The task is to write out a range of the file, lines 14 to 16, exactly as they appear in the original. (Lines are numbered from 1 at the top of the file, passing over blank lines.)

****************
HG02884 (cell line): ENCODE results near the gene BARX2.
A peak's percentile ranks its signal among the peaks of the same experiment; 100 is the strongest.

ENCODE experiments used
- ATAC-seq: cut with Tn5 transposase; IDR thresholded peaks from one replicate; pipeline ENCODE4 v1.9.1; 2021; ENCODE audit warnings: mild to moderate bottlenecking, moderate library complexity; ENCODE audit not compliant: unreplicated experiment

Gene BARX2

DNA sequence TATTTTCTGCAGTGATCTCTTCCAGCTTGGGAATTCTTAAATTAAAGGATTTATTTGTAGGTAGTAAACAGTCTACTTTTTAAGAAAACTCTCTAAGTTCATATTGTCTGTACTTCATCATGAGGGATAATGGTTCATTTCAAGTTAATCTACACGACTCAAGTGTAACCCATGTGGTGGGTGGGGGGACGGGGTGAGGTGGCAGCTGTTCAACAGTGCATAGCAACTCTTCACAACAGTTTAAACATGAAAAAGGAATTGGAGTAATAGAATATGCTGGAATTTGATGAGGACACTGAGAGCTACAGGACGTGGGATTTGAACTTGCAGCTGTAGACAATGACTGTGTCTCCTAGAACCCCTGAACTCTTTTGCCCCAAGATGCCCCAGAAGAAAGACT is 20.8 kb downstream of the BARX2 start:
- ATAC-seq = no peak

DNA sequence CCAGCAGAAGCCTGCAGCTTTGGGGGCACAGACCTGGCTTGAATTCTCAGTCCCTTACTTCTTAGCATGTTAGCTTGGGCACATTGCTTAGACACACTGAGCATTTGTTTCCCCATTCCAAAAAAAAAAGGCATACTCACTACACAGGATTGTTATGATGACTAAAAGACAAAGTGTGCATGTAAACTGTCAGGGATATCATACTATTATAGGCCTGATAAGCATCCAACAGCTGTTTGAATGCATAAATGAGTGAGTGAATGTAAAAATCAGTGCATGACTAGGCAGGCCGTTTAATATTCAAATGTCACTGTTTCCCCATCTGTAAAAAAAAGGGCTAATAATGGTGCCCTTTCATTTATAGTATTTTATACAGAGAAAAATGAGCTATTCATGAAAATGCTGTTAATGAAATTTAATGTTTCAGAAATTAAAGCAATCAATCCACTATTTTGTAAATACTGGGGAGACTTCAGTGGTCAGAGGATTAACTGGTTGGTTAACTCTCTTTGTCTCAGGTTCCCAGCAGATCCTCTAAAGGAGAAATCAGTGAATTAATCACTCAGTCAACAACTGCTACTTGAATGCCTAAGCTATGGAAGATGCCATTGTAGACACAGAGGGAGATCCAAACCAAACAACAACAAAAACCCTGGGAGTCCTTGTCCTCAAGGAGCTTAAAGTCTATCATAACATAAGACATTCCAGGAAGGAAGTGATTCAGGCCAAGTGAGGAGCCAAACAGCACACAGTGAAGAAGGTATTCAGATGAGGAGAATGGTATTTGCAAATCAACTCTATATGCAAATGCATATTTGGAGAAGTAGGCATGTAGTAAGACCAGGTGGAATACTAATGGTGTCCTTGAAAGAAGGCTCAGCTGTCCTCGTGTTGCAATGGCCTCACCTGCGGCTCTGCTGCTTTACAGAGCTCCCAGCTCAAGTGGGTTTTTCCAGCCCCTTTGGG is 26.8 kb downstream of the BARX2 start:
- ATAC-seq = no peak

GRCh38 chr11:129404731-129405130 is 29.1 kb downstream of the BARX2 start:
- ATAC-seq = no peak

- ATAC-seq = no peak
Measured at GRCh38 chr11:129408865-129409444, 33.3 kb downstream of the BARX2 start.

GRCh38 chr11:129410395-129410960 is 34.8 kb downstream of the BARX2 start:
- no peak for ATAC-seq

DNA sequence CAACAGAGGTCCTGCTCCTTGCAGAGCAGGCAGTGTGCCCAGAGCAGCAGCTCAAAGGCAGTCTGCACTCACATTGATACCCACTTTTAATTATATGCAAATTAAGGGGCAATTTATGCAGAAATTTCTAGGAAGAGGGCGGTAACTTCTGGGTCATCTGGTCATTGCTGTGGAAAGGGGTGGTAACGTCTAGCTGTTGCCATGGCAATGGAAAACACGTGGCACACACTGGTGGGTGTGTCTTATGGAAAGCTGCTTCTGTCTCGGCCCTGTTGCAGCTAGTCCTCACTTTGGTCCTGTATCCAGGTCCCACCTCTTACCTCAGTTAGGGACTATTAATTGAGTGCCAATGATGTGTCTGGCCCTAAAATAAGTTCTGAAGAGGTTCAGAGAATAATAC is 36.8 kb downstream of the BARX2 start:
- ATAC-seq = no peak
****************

GRCh38 chr11:129410395-129410960 is 34.8 kb downstream of the BARX2 start:
- no peak for ATAC-seq

DNA sequence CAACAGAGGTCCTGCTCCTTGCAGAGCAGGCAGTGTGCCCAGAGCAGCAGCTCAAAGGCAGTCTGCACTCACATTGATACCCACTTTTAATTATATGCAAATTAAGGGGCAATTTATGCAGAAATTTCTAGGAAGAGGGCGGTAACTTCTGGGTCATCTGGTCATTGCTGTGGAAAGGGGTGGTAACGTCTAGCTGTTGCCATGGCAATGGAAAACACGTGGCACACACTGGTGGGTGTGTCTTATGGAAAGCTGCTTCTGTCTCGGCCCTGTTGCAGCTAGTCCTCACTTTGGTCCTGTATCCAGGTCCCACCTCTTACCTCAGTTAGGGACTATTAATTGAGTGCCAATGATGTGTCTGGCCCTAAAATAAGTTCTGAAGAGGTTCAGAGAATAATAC is 36.8 kb downstream of the BARX2 start: